Health and Healthcare Systems

Yes, companies can save capitalism and the planet: this week's Great Reset podcast

A girl looks on as people take part in a "youth strike for climate change" demonstration in London, Britain February 15, 2019. REUTERS/Simon Dawson     TPX IMAGES OF THE DAY - RC18EDC3F400

Is sustainability more than just skin-deep? Image: REUTERS/Simon Dawson

Robin Pomeroy
Podcast Editor, World Economic Forum Geneva
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The Great Reset

  • Michael O'Leary and Warren Valdmanis wrote Accountable: how we can save capitalism.
  • Book says companies must put environment and social good at the heart of their business.
  • For-profit companies can stop climate change and create a fairer society, but they must act fast.
  • Subscribe to The Great Reset podcast.

It was half a century ago - in 1973 - that the head of the World Economic Forum, Klaus Schwab, issued the Davos Manifesto - with the idea that companies must not only serve their shareholders - but all ‘stakeholders’ - everyone their actions might affect.

In 2019, the Business Roundtable, America’s most influential business lobby group, formally embraced the idea - with 181 chief executives signing up to a Statement of Purpose saying companies must benefit all stakeholders – customers, employees, suppliers, communities and shareholders.

Have you read?

But how can we ensure companies live up to their promises to make the world a fairer, greener place and avoid exploiting workers and the environment?

That is the question that a new book, Accountable, seeks to answer.

With MBAs from Harvard and Stanford and a background in private equity investment, authors, Michael O’Leary and Warren Valdmanis write: "We can debunk the myths of capitalist reform from the inside."

"Our book isn't a naïve plea for corporations to be more responsible; it's an unsentimental blueprint for how to build an economy that generates prosperity without peril."

Accountable How we Can Save Capitalism Warren Valdmanis  Michael O'Leary
Accountable: How we Can Save Capitalism Image: Penguin

"Thinking longer-term makes for more valuable companies and better outcomes for stakeholders at the same time," Valdmanis told the Great Reset podcast.

"It's when you look for the short-term 'sugar high' of short-term profits - that's when trouble happens."

While most companies and their shareholders - represented primarily by a small number of institutional investment companies - focus on quarterly results, real people would be much better served if they took a much longer-term view.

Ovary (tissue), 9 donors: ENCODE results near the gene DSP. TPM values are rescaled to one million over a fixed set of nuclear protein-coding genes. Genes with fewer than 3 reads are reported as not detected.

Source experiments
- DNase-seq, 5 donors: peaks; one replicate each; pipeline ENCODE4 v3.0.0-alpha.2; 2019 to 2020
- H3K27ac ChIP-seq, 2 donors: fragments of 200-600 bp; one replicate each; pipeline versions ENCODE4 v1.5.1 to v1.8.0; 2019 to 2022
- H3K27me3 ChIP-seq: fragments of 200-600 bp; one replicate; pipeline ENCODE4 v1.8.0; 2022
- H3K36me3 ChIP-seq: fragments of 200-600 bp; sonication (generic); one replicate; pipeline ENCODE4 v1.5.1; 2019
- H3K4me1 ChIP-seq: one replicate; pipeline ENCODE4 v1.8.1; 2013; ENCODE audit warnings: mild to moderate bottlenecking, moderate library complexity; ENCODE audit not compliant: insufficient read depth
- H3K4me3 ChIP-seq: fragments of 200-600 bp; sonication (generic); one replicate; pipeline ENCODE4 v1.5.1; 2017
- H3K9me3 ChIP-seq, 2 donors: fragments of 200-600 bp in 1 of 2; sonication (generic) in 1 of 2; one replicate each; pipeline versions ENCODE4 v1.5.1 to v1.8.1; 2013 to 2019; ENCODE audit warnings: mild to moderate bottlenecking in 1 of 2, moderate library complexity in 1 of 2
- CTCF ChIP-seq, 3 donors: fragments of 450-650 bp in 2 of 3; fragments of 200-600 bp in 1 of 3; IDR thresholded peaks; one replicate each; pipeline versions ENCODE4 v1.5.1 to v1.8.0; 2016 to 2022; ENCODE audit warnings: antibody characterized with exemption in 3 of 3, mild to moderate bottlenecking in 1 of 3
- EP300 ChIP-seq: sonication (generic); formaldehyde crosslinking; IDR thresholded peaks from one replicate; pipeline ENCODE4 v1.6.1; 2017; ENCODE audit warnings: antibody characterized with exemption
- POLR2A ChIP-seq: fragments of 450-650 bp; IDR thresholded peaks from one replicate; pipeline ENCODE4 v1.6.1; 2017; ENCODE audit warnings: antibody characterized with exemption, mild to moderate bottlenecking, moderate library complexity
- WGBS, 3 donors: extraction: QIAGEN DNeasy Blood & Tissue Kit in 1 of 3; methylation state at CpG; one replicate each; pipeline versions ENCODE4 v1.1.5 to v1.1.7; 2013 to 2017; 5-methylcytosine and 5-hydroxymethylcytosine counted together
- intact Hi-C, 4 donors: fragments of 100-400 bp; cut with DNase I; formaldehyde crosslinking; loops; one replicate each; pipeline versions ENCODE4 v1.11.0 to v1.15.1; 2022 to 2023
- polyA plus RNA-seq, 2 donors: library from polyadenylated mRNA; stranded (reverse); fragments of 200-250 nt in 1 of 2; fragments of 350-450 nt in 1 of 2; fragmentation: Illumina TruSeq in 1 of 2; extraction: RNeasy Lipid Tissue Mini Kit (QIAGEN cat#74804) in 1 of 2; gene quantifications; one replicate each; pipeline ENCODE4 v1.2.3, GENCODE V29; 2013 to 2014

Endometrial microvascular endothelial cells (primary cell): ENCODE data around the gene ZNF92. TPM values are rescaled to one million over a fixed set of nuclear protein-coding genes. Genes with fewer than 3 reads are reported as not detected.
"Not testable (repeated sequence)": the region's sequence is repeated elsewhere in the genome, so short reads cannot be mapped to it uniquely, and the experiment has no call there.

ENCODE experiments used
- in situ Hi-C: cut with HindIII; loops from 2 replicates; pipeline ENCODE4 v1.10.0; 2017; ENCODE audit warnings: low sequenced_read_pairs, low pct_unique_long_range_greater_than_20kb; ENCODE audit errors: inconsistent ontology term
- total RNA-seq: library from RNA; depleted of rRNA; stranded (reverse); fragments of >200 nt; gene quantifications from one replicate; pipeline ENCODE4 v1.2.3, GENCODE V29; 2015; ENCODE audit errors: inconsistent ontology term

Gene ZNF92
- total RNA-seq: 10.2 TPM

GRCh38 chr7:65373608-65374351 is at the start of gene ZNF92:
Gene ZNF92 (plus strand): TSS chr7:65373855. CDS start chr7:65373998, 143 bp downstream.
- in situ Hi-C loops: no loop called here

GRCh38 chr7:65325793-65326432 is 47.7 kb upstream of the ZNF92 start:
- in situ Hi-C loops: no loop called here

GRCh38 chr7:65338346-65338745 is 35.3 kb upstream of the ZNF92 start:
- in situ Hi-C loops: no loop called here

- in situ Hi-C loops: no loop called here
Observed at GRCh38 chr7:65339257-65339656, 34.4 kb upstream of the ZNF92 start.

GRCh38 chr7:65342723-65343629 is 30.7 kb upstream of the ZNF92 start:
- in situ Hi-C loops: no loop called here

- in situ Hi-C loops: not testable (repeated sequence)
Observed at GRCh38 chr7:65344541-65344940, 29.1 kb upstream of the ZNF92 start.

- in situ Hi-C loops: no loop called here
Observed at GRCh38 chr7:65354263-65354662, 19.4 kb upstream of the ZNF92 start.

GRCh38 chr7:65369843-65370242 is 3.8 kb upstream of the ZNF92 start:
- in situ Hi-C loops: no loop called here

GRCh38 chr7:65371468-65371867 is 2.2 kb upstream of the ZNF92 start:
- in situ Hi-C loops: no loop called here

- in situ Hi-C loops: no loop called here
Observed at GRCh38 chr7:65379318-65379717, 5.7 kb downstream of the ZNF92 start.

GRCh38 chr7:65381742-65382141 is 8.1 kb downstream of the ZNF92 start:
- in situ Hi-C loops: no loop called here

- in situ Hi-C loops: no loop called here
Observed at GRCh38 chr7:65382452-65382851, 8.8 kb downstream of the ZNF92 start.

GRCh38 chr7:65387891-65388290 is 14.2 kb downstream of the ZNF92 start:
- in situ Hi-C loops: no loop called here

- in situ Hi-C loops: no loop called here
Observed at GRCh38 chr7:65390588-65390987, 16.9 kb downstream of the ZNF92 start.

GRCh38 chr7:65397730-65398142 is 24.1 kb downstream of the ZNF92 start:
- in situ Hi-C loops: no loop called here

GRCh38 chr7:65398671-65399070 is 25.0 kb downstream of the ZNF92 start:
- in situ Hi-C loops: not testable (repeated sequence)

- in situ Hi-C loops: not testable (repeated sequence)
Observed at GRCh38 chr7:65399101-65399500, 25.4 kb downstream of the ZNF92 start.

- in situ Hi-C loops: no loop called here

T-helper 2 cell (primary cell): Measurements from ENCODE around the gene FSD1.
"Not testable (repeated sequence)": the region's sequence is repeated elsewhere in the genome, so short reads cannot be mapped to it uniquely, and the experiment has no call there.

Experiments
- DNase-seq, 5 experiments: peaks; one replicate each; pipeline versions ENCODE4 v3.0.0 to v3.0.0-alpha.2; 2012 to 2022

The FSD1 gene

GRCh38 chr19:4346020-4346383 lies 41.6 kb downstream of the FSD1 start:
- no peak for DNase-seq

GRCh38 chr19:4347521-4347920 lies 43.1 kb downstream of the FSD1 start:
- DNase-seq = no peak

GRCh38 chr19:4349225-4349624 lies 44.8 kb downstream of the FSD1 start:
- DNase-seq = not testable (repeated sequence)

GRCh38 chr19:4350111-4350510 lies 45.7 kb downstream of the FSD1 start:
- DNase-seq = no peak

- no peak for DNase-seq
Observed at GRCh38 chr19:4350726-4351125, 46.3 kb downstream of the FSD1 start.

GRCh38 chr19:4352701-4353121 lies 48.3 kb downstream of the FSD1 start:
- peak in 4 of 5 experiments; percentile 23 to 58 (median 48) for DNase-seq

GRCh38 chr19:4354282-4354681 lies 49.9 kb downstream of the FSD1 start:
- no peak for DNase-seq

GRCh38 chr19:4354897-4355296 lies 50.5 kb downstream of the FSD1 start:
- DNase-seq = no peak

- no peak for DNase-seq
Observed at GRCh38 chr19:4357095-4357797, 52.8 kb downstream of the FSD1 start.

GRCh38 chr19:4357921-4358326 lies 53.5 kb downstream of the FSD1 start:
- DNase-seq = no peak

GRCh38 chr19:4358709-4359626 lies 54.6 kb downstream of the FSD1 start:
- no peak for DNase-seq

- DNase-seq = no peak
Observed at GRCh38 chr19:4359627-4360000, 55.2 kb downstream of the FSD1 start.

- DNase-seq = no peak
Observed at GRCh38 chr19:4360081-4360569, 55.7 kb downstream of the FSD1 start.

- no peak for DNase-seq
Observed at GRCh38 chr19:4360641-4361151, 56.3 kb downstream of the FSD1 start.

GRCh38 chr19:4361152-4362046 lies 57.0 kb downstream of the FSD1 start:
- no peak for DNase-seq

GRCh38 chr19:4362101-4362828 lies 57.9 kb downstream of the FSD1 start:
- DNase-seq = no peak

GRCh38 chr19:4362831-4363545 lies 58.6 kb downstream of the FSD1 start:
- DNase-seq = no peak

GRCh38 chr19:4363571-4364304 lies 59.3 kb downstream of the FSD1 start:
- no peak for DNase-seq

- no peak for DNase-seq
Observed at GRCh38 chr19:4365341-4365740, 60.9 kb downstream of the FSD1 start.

"What we found is the median shareholder in America - the typical shareholder - they're something like 50-years-old with $60,000 in a broadly diversified retirement account. They can't even access that capital for the next 20 years," O'Leary said.

"So you can know what is in their best interest. Their best interest is not in maximizing share price that is specific oil and gas company today. Their best interest is in the long-term sustainable development of the global economy."


So how can things change? The key, the authors say is for companies to quit using 'corporate social responsibility' and 'environment, social and governance' - CSR and ESG - as handy buzz phrases, and put those aims at the heart of what their businesses do.

And once they have done that, to report publicly on their progress. The authors endorse the work done by the World Economic Forum and the 'Big 4' accountancy firms on creating standardised metrics that would do this.

The metrics have been organized into four pillars – Principles of Governance, Planet, People and Prosperity – which are aligned with the essential elements of the SDGs
The 'four pillars' of sustainable business practice. Image: World Economic Forum

And if companies don't go down this route?

"If we can sit here as capitalists and say ‘we believe in capitalism, we believe capitalism can be good [but] we need to reform it’ - and then all of our pronouncements turn out to have been hollow, I think that might be our last great shot and ever reforming it," O'Leary said.

"I don't think we can survive another cycle of wishful thinking."

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